Nondeductible Contribution: A contribution made to an individual retirement arrangement (IRA) and designated by the holder as nondeductible for income taxes.

Nonforfeitable: Upon vesting, a benefit of an employee benefit plan becomes nonforfeitable and payable upon any occurrence listed in the employee contract. Some benefits may be conferred immediately or on a deferred basis.

Nonqualified Plan: A retirement or employee benefit plan that is not eligible for favorable tax treatment.

Notary Public: An officer of the public that can authenticate signatories on documents, and take depositions or oaths. A state or jurisdiction may authorize an applicant to certify specific documents usually for a term of years. Banks, insurance agencies, legal offices, and government buildings often have persons who are notary publics on staff.

Offering Price: The per-share price at which a stock or mutual fund is offered to the public.

Old-Age, Survivors, and Disability Insurance (OASDI): A tax levied on all self-employed and employed workers to fund Social Security benefits. A portion of the Federal Insurance Contributions Act (FICA) funds old-age, survivors, and disability insurance while a smaller portion funds hospital insurance. The premium tax is assessed based on an annual taxable wage base. However, employers and employees contribute a percentage of the FICA tax.

Option: The right to buy or sell a security for a specific price during a stipulated period. If the option is not exercised during this period, it expires and the buyer forfeits the money paid.

Ordinary Income: Income from normal activities, as distinguished from capital gains earned from the sale of assets.

Over The Counter (OTC): A security, typically of a smaller company, not listed or traded on an exchange. Also, a market where transactions are conducted among security dealers over a network of telephone and computer lines, rather than on the floor of an exchange.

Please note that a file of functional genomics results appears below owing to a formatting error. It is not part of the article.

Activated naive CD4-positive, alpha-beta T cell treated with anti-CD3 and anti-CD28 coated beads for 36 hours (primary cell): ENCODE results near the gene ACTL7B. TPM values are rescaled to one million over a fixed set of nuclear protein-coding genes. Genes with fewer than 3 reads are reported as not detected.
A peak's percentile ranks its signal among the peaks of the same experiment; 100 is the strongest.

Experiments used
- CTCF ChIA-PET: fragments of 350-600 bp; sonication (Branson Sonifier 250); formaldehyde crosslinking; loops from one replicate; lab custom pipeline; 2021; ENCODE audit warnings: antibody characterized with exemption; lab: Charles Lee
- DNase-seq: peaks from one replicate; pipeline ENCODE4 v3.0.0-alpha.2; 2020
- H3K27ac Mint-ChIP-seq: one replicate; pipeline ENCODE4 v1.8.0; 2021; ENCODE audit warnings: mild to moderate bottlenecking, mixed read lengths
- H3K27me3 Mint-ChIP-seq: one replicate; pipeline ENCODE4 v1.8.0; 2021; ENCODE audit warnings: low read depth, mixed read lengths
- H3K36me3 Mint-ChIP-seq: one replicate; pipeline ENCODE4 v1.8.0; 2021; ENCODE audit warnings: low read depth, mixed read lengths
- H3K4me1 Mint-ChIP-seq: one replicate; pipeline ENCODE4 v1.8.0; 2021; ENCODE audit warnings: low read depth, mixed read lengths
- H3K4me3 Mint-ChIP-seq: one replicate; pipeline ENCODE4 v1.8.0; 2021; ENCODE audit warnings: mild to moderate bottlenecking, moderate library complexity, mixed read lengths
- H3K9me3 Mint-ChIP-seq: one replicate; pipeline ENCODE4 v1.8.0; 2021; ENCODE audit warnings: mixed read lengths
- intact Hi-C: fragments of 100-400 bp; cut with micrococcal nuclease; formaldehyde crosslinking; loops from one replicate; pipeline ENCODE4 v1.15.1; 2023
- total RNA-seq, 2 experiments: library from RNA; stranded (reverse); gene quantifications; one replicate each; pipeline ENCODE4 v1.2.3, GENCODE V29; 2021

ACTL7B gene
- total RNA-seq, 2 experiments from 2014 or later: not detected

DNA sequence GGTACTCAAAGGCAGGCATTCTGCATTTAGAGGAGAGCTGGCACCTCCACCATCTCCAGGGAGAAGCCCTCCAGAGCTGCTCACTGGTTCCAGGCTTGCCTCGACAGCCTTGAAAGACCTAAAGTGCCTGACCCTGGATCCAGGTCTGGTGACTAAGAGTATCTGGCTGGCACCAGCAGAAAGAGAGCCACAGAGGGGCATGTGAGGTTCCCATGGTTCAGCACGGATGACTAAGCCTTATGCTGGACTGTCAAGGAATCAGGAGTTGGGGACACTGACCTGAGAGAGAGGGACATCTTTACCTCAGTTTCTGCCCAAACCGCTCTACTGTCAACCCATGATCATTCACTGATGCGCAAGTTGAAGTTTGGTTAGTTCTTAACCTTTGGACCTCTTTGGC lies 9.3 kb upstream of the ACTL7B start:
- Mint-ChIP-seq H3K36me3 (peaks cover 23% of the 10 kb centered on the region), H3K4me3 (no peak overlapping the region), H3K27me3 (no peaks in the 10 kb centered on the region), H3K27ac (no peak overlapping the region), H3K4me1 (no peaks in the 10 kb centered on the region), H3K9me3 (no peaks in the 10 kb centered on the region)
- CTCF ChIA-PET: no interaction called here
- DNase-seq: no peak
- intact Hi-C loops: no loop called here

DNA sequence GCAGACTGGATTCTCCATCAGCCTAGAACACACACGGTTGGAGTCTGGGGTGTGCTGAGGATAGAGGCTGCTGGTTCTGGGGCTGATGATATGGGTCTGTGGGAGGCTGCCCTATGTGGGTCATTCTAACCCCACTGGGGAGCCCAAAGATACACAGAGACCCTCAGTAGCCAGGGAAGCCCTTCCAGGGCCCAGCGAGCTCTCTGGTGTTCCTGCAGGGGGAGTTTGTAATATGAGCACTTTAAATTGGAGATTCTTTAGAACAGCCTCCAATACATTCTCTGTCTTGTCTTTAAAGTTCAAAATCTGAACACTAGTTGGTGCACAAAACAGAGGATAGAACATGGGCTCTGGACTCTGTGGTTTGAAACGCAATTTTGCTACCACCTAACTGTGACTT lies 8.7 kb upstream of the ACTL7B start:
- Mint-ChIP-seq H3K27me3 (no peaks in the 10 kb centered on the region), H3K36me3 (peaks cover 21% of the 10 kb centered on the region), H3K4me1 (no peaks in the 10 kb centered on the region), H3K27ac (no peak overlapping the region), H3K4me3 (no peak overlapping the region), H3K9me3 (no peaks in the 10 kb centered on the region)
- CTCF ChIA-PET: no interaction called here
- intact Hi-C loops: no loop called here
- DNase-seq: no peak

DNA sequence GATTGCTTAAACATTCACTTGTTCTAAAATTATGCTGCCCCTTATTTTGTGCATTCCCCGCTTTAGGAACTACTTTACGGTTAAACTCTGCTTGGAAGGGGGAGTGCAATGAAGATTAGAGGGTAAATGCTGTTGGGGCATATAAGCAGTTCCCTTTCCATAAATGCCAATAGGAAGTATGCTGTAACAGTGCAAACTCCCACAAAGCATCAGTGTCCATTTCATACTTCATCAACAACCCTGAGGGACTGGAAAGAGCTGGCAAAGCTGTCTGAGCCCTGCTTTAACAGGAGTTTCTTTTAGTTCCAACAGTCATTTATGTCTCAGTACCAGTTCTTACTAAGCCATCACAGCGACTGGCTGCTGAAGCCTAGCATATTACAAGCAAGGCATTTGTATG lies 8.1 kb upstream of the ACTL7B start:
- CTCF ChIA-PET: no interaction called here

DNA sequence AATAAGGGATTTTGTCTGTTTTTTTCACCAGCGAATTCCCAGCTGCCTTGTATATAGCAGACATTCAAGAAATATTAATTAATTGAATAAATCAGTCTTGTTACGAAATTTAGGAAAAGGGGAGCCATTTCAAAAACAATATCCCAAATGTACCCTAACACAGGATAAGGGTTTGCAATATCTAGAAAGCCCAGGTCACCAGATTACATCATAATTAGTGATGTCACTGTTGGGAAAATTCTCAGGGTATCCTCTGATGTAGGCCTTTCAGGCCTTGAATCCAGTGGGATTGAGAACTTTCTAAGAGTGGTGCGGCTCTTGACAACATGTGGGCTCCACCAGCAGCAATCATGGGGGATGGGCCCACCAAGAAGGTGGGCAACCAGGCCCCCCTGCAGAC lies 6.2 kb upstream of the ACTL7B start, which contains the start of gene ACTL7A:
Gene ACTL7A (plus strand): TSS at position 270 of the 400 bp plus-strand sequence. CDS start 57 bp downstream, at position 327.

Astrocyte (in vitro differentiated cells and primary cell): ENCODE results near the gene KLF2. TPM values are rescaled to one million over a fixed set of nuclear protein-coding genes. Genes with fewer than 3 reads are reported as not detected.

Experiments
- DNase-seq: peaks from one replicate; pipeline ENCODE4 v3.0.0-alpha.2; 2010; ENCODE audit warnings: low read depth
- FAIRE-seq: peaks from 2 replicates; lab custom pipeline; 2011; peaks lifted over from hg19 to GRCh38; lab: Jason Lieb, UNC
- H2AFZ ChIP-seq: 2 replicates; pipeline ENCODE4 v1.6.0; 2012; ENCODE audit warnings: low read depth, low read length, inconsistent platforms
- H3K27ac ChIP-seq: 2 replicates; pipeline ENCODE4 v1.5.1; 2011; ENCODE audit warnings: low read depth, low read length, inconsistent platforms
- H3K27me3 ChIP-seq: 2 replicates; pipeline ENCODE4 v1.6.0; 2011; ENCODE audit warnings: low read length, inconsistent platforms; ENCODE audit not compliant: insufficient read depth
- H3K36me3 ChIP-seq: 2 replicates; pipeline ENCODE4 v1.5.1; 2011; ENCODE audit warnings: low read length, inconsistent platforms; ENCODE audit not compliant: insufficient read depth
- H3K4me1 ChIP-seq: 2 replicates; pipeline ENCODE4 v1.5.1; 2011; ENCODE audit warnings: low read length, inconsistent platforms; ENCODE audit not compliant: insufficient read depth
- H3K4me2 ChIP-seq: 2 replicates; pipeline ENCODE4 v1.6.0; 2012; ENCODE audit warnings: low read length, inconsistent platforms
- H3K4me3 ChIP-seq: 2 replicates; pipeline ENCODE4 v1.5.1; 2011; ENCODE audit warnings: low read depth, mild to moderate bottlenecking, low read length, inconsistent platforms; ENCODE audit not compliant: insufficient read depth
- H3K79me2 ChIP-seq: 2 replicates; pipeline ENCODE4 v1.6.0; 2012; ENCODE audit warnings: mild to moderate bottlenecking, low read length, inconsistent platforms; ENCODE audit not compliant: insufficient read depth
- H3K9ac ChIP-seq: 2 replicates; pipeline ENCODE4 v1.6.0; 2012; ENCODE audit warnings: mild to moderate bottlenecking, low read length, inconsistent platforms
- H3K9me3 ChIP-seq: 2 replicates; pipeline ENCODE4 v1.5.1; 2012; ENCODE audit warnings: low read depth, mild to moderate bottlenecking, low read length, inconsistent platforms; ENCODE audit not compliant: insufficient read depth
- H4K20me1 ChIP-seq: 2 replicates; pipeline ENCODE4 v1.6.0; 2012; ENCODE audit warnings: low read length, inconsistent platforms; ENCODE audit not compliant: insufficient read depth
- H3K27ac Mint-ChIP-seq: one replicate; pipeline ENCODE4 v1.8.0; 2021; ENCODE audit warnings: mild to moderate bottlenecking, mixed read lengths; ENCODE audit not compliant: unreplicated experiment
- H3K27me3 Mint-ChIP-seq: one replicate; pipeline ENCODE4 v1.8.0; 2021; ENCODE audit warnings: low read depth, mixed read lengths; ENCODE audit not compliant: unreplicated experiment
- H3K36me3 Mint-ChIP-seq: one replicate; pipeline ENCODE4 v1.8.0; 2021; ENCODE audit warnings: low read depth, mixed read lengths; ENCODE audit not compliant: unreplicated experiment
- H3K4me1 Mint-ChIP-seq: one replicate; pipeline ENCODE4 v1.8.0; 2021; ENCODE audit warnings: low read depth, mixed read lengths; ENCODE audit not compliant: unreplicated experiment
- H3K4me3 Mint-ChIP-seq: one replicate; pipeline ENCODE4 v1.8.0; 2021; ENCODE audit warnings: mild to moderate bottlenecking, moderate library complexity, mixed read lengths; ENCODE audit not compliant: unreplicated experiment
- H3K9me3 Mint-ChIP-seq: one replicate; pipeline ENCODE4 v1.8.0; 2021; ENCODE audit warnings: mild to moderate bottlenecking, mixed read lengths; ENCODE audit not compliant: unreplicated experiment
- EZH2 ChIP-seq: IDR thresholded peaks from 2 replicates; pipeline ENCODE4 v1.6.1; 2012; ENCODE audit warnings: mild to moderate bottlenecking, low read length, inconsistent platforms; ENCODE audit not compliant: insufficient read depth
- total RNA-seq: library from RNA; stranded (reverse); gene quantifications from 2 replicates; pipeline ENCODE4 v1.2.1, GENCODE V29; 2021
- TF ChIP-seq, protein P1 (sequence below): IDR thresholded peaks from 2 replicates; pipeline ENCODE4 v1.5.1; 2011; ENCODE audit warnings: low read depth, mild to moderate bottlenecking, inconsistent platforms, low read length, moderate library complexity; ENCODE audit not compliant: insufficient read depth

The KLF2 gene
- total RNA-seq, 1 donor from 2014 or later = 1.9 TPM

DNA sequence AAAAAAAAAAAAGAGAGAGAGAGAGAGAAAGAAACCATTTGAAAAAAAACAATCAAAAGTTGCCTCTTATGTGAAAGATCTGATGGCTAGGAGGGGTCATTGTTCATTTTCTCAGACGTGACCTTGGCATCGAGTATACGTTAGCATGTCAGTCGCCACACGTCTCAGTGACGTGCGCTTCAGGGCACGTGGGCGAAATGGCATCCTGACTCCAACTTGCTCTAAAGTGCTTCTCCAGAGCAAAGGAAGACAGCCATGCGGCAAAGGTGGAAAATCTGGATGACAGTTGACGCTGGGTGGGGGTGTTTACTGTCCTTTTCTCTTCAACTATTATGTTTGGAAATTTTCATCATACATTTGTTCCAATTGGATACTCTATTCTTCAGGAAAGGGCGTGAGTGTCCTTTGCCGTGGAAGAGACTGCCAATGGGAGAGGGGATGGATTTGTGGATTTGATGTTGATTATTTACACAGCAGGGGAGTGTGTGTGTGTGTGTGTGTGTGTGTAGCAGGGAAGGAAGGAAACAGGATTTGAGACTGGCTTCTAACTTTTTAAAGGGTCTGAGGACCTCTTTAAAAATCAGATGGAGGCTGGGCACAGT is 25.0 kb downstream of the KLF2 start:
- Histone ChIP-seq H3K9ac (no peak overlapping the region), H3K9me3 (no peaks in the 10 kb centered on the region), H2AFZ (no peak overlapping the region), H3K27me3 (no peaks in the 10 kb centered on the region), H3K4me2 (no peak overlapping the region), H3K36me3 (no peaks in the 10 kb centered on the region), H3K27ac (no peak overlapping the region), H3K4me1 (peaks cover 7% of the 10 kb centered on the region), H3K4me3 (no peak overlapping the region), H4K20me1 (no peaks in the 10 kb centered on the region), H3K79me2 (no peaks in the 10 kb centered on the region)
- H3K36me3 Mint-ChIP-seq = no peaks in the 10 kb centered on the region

Overdrawn: When more money is withdrawn from a bank account than it contains.

Paid-Up Additions: Additional life insurance coverage that is typically purchased with policy dividends. Paid-up additions may have a cash value component in addition to a death benefit.

Par: The face value of a stock or bond when issued. The par value may bear little relationship to a security’s current market value.

Partnership: A contractual association between two or more individuals who share in the management, as well as the profitability of a business venture. If the agreement specifically contracts for only an investment obligation, the investor is a limited partner. If responsibilities include management or supervision of operations, the holder of that responsibility is a general partner. Partnerships employ general partners, while limited partners associate through securities transactions.

Past Due: The period after a due date (the date a payment was due to a creditor). When an account is past due the creditor may assess a late fee, or consider the account delinquent, and report it to a credit reporting agency.

Patent: An official license granted by the Patent Office to issue exclusive right to an individual or business for production or sale of a specific invention. The financial value of a patent is the future monetary returns from its economic worth.